You are standing in a lobby pondering over your current major challenge. You are worrying about how you will fund that critical project which will make the difference between remaining a small business and moving up into the big time to run with major players.
It’s a multiple storey building and you are on the top floor. You briefly wonder how it would be if you simply stepped off the ledge through that big window and were freefalling through the sky.
(Come now, doesn’t everyone do this when they are looking out of a high rise window?) Suddenly your thoughts are interrupted by a loud ding as the elevator finally arrives and the doors open.
And, who should be standing there, but your ideal investor! You recognise that this is the opportunity of a lifetime, but have only 60 seconds to grab his attention and ensure he takes a serious interest in you and your project. What will you do?
In reality the situation painted here seldom happens quite like that. However, the fact that opportunities will present where we least expect them is all too real. The important thing is to be ready for them.
To begin with, I guess this is one of the reasons why they say you should always dress well for work.
Communication skills practitioners have been telling us for years that the non-verbal and vocal elements of our communication account for more than 65% of our message.
So it’s not only when you have a big presentation or are being interviewed for a job that you need to put your best foot forward, it is everyday; for the simple reason that you never know who you will meet and what opportunities you will come across each day.
They say that expectancy is the atmosphere of miracles and if you look around you, you are likely to find people who always present themselves well somehow seem to attract more opportunities.
Presenting yourself well doesn’t just mean clean, pressed professional clothes, but also involves how you smell, how your breath smells and keeping your hands clean and dry (not damp and sweaty) and all the other basic grooming habits that should now be second nature to us.
And then there is the matter of what you will actually say — the elevator pitch.
An elevator pitch is a short presentation of the main selling points of a project, person or product.
It sums up the salient points in a short space of time (between 30 seconds and two minutes) and allows those who may potentially be interested to quickly decide whether they want to hear more.
But elevator pitches are not just for entrepreneurs seeking investors or sales people or job seekers.
Being able to talk positives and succinctly about yourself is a useful tool for building relationships and projecting confidence.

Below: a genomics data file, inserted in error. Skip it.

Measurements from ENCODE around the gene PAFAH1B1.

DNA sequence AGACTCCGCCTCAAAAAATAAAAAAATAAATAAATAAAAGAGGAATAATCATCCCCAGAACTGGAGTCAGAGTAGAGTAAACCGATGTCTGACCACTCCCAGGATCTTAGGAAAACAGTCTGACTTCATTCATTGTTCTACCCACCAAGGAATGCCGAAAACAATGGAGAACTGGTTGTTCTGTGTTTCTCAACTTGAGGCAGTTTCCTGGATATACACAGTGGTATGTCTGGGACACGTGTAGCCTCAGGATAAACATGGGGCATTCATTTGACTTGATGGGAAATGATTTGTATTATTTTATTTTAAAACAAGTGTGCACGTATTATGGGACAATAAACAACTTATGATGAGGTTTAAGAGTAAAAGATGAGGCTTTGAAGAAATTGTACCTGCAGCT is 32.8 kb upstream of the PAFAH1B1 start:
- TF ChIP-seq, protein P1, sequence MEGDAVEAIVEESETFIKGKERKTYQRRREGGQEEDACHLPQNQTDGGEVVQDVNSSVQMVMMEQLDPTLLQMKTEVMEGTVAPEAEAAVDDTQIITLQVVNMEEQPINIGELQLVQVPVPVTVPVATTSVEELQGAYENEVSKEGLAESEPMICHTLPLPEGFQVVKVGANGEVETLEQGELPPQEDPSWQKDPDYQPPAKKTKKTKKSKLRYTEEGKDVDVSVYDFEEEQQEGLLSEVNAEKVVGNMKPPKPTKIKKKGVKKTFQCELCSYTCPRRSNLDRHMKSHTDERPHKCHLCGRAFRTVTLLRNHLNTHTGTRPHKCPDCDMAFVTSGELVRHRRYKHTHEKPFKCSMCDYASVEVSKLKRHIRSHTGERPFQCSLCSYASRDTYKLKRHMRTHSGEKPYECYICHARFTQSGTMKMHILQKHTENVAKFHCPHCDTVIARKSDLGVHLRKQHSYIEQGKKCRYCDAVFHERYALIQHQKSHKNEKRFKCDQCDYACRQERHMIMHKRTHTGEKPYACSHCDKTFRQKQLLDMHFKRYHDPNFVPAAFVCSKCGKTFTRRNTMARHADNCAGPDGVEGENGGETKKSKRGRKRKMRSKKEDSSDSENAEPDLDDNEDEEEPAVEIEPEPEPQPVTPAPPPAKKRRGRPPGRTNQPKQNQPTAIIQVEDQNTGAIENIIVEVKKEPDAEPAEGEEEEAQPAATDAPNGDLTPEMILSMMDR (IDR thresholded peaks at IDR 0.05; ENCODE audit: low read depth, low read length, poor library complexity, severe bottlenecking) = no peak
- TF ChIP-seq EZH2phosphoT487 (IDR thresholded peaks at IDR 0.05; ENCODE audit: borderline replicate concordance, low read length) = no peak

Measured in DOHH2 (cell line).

As a child I was painfully shy. I have excruciatingly clear memories of literally hiding behind my mother and clutching her skirts after church because I simply didn’t want to face all the people we would meet and greet. I was already in school at this time, so I was interacting with different people on a daily basis, but somehow when their attention focused on me, I would become tongue tied and feel the uncomfortable heat of blood rushing to my face in embarrassment.
At some point between then and now I recognised that I actually like people, that I enjoy learning about how they think and reason.
I developed an insatiable curiosity for the intricate details of their daily lives, trying to understand how they rationalised their choices and what they believed about various issues and why. It seemed that once I started focusing on them, it wasn’t so important what they were thinking about me.
But it is said that roughly 50% of people in the workforce would describe themselves as shy. This feeling of extreme discomfort and embarrassment makes it difficult to project confidence.
The trick I think, is to prepare, practice and perfect your elevator pitch to the point where you can begin to present it without self consciousness.
By the way an elevator pitch is not just for elevators either! It comes in handy on any occasion where a concise persuasive presentation is appropriate.
Writing for the Harvard Business Review, author and communication specialist Jodi Glickman says your elevator pitch is your opportunity to communicate these critical pieces of information to someone in a crisp but casual way — without even being asked. She outlines three tips for successful pitches:
Think relevant, not recent. Instead of talking about yourself or your project in reverse chronological order, as one does in a CV, talk about the specifics that are most relevant to what you are trying to sell.
Focus on skills. Some of the qualifications you have are skills-based and others are industry-based. Focussing on the skills allows you to demonstrate relevance to the particular situation.
Connect the dots. Your pitch should tell a cohesive story that paints a picture of competence, relevance and hopefully excellence!
At the end of the day you will have to be honest about the value you create, be simple, be brief, and then when it’s appropriate, be seated!
Thembe Sachikonye writes in her personal capacity. Readers’ comments can be sent to email@example.com.
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